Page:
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Old 07-28-2003, 05:44 PM   #1
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Guppy Fry Dying.

I have a tank with about 12 Guppy fry about a months old and 3 fry over 3 months. Every now and then a fry is dying in this tank. I don't know why. Sometimes, this also happened after a water change/cleaning.

However, this has been consistent. There are no adults in this tank, lots of plants. Temperature maintained well. Cleaning every two weeks. Very few fish for this tank.

What could be the reason(s) for these deaths ? At this rate, I will not have any guppy fry left a few months down the road. If they are all going to die so soon, I might perhaps as well use them as food for my Betta.

Thanks.

Vijay
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Old 07-28-2003, 06:05 PM   #2
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OK, a few things. First off, is the tank cycled? I don't know for sure, but I would imagine that fry are more suseptable to ammonia poisoning.

Second, what are you feeding the fry? Do you actually see them eating?

Is the water you add when doing a change similar in parameters to the water in the tank. For example, the water you're adding isn't cold water, is it? Or, for <another> example, the water you're adding doesn't have a higher or lower Ph than the water in the tank, does it?

This is all I could think of off the top of my head.
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Old 07-28-2003, 06:58 PM   #3
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Excellent questions. Yes, the tank is cycled. I feed the fry powdered flake food. I see them eating the food all the time. Water parameters are also consistent.

If water parameter was not correct or if the food was not being eaten, they would all have perished a long time ago. Hence, I feel it must be something else.

I have water weed that has taken over 1/4th of the tank almost. Can there be excess CO2 production or something of that nature ? There is a lot of algae in this tank due to flooding with plants.

Vijay
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Old 07-29-2003, 12:50 PM   #4
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Ummm.....I'm really not sure. Sorry. I'm so lame.......................
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Old 07-30-2003, 03:03 PM   #5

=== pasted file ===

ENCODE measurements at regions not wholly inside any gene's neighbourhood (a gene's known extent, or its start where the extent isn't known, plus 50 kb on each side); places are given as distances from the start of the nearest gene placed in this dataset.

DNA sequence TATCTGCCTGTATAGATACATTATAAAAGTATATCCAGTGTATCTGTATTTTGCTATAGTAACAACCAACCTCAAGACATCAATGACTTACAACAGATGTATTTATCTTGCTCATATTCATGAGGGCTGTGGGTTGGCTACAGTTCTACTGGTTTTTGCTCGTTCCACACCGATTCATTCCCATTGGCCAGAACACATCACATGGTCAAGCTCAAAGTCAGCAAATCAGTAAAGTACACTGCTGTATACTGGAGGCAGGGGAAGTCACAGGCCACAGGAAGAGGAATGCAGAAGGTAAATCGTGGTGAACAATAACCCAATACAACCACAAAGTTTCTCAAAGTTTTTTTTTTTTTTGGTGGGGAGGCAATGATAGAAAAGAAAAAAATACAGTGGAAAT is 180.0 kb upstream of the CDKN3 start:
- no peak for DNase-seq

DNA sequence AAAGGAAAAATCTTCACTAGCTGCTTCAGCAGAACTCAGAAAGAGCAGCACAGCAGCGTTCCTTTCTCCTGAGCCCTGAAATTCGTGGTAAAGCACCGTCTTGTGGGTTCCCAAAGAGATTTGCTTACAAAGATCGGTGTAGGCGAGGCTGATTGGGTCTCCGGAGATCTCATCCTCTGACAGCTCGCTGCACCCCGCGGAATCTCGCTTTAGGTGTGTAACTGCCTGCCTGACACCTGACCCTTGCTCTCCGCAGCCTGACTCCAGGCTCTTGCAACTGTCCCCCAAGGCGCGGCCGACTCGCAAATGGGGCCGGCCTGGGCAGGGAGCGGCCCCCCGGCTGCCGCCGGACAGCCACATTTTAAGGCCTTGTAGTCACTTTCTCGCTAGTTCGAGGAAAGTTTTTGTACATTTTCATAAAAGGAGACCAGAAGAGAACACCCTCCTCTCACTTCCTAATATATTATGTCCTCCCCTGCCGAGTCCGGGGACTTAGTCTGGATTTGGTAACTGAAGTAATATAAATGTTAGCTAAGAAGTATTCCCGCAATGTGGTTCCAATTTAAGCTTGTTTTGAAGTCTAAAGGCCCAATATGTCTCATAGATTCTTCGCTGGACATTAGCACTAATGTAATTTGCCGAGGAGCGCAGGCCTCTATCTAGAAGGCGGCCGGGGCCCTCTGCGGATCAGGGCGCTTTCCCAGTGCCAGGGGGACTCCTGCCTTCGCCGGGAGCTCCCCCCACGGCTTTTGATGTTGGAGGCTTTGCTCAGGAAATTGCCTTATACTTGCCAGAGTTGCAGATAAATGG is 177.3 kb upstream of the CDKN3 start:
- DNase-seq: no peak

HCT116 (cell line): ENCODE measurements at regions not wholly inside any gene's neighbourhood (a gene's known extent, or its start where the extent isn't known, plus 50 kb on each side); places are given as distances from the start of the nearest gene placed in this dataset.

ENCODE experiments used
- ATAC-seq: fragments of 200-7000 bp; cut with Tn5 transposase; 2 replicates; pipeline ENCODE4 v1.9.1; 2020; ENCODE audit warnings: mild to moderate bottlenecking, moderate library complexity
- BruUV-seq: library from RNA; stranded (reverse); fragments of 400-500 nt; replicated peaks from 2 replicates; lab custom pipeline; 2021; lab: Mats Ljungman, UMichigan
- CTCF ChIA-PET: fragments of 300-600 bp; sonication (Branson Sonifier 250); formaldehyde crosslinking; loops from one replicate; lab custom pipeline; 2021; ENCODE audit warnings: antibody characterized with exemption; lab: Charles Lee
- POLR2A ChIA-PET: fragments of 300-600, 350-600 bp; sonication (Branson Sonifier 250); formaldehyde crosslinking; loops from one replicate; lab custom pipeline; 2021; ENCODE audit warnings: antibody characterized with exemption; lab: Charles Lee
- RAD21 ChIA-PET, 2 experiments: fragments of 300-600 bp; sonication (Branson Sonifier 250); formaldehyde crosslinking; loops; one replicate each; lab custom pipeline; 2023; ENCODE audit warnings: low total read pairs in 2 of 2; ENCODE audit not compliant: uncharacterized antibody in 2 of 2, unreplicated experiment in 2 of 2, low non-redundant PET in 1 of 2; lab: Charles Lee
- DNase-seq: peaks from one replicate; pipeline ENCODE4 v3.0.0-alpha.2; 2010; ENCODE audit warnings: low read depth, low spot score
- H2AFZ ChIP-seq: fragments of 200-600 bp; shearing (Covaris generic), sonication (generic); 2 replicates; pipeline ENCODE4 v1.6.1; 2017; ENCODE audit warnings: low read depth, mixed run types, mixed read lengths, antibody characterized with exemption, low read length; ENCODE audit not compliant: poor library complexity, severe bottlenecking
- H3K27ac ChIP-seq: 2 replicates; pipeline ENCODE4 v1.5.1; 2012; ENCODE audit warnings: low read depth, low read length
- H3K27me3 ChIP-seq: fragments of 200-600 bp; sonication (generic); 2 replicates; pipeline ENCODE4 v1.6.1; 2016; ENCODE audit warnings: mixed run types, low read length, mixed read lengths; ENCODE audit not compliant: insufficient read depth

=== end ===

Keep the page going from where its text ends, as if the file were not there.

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I would try feeding something more nutritious. Brind Shrimp Direct sells fry food that will work well for your guppies. Golden Pearls (typically used for corals, but works fine for FW fry), Spirulina powder, decapsulated brine shrimp eggs, artemia, ...

Fry often require better nutrition than adults. Also, it's sometimes hard to pulverize flake into a size that small fry can eat. You are much better off going with a smaller, higher quality food.
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Old 07-30-2003, 03:48 PM   #6
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can you see any abnormality or change in behavior before they die? i have fed a zillion guppy fry powdered flake food with no problem..(put some flakes in a
baggy and pulverize it )... when you change the water , is there a strong current of water flowing in or out of the tank that could be injuring them? mine couldn't fight much of a current successfully . 8O
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Old 07-30-2003, 09:17 PM   #7
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I'm actually raising a ton of guppies in a 75 gal. Sounds exciting doesn't it! Actually, the guppies will be food for the Belonesox that will be added soon. My tank also has a lot of current (all the time) and also has many plants, rocks, driftwood and such. I have so many guppies that I can't really give you their behaviour prior to croaking. I know some fry die (some also get into the overflow and wash down to the sump), but I always have size ranges of tiny fry to mature adult in my tank. Therefore, many make it to adulthood and the cycle continues.

A better food would likely help you to raise more fry to adulthood, but if you have med sized guppies that are dying, it is not likely the food. Have you used any bug spray, bug fogger, or any other chemical near the tank lately?

Also, do the fish seem to die at night or both night and day. An excess of CO2 could cause a sudden drop in pH if your alkalinity (carbonate hardness) is too low. This is a common problem in SW tanks. Guppies seem to like a higher pH and greater carbonate hardness. Many folks also add some salt as guppies often live in brackwater.

What about oxygenation? It appears that you have very little current in your tank. Are you getting good surface agitation? A small powerhead blowing near the surface will add much more oxygen than an air pump.

All that being said, the deaths might just be natural. For whatever reason, small fry just aren't as hearty as larger sub-adult or adult specimens. You can raise a greater percentage to adulthood if you use a better quality food and if you feed more often (most recommend feeding guppy fry several times per day). Furthermore, feeding more nutritious food and more often will make your guppies grow faster. Remember, feeding more often does not mean overfeeding. You just feed smaller portions, but more times per day.
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Old 07-31-2003, 04:51 AM   #8
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Excess plants and filter turned off for days at a stretch may lead to oxygen depletion. Also, I feed in excess, insted of feeding several times daily. Perhaps the excess food rots. Most seem to die at night.